For some people, they just want to know. To know what it is. To know what it is they really want, and what they are willing to give to find out.
And so they come. The people come. It may not be a deluge but it is a flow. The rivers run, the rains come. Even in the midst of crag and dry and drought, the rains come.
For some it's their whole lives in question, and this is what they take to the fast: What am I doing? Who am I? Or it's simple, more refined: Do I take this new job? Do I need to relocate? It's often a transition from one phase to the next, a marking of passage: Adolescent to adulthood. Adulthood into elderhood. A quest marking marriage or parenthood. A quest for physical or emotional healing. It's in response to a spiritual desire or crisis. Asking the "big" ones: What is the meaning of life? What is the point of all this? And what is my place in this world?
Regardless of what it is, the common element binding each purpose together is the initial desire to perform the vision quest ceremony in order to mark or change something -- to become whole with something and fulfill that task, whatever it may be. Beyond this, it is only the courage and strength required to go forward, to undertake the journey.
Shamanism can sound arcane, exotic, distant, "other" -- and in the minds of many Western people, this is precisely how and where shamanism exists: somewhere "out there". It is liminal, on the edge of normalcy. The shaman is someone who dances and chants strange sounds to a rhythm only they can hear, a dancer in their own dimension; a crazy, eccentric person out of touch with "reality", moving to the beat of a long lost superstition.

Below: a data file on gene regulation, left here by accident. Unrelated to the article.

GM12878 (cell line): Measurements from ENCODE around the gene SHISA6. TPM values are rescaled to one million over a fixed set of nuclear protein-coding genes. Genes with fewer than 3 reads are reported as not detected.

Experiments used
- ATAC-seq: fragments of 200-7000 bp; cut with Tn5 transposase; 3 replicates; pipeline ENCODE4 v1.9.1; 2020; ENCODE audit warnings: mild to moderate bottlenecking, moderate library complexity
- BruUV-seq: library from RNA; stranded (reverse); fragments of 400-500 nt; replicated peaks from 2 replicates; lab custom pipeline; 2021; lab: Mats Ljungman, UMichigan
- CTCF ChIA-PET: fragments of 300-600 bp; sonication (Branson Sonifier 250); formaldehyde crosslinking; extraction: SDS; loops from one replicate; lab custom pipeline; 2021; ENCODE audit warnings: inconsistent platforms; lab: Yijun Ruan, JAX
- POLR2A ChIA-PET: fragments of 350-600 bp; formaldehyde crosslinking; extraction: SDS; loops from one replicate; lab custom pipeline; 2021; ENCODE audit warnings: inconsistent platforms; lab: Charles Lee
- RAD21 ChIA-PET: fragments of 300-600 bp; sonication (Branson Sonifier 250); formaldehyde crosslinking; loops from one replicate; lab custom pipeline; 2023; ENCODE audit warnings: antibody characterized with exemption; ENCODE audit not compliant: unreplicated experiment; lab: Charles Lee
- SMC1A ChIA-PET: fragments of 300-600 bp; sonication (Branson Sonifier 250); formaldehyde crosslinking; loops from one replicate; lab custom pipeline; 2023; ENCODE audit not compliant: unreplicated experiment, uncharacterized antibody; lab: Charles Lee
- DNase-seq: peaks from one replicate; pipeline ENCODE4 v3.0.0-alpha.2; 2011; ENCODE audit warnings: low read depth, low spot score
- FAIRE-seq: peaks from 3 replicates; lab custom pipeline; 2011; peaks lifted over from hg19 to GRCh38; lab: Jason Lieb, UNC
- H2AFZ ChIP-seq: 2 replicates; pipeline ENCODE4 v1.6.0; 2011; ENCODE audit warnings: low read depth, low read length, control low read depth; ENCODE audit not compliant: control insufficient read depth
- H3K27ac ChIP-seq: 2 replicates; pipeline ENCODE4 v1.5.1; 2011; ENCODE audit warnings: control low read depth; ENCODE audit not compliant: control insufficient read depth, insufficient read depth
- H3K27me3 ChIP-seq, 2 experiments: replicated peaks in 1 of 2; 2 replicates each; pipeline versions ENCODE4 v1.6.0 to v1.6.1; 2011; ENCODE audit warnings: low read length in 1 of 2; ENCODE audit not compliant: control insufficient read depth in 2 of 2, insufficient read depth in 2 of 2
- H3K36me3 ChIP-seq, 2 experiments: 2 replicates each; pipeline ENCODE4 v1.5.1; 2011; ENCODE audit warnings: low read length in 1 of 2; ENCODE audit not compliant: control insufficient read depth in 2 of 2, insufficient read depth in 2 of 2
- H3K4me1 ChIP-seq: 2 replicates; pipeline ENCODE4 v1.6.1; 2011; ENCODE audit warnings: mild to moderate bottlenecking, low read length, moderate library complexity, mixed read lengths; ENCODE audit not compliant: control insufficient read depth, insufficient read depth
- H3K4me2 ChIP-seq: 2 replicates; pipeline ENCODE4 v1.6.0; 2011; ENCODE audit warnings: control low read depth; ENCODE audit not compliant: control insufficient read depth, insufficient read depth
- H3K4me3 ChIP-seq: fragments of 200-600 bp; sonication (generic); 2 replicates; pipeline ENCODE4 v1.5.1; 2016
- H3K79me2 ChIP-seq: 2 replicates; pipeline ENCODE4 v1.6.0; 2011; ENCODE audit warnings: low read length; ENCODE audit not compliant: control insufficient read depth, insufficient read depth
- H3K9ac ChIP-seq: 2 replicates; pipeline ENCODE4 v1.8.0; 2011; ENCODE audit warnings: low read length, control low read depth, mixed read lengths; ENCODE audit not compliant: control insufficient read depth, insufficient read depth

For many people in modern society, who are so used to the comfort and security offered by technological advancement and amenity, the idea of practicing shamanism simply doesn't fit into the typical modern lifestyle. So what relevance does a so-called ancient, primitive practice have in the urban, modern world?
To really understand the relevance of shamanism in today's world, we have to first understand what exactly shamanism is. One of the first things to understand is that the pop culture portrayal of shamanism is not accurate. It is based largely in fantasy and gross generalizations that are passed along through various means -- texts, media, hearsay, beliefs, academia, etc. The propagation of this kind of thinking reinforces and creates common misconceptions and mysteries that continue to characterize what people know about shamanism. Yet, fundamental to knowing what shamanism is, is understanding that the only way to accomplish this is through your own participation and experience; the nature of shamanism is entirely experiential.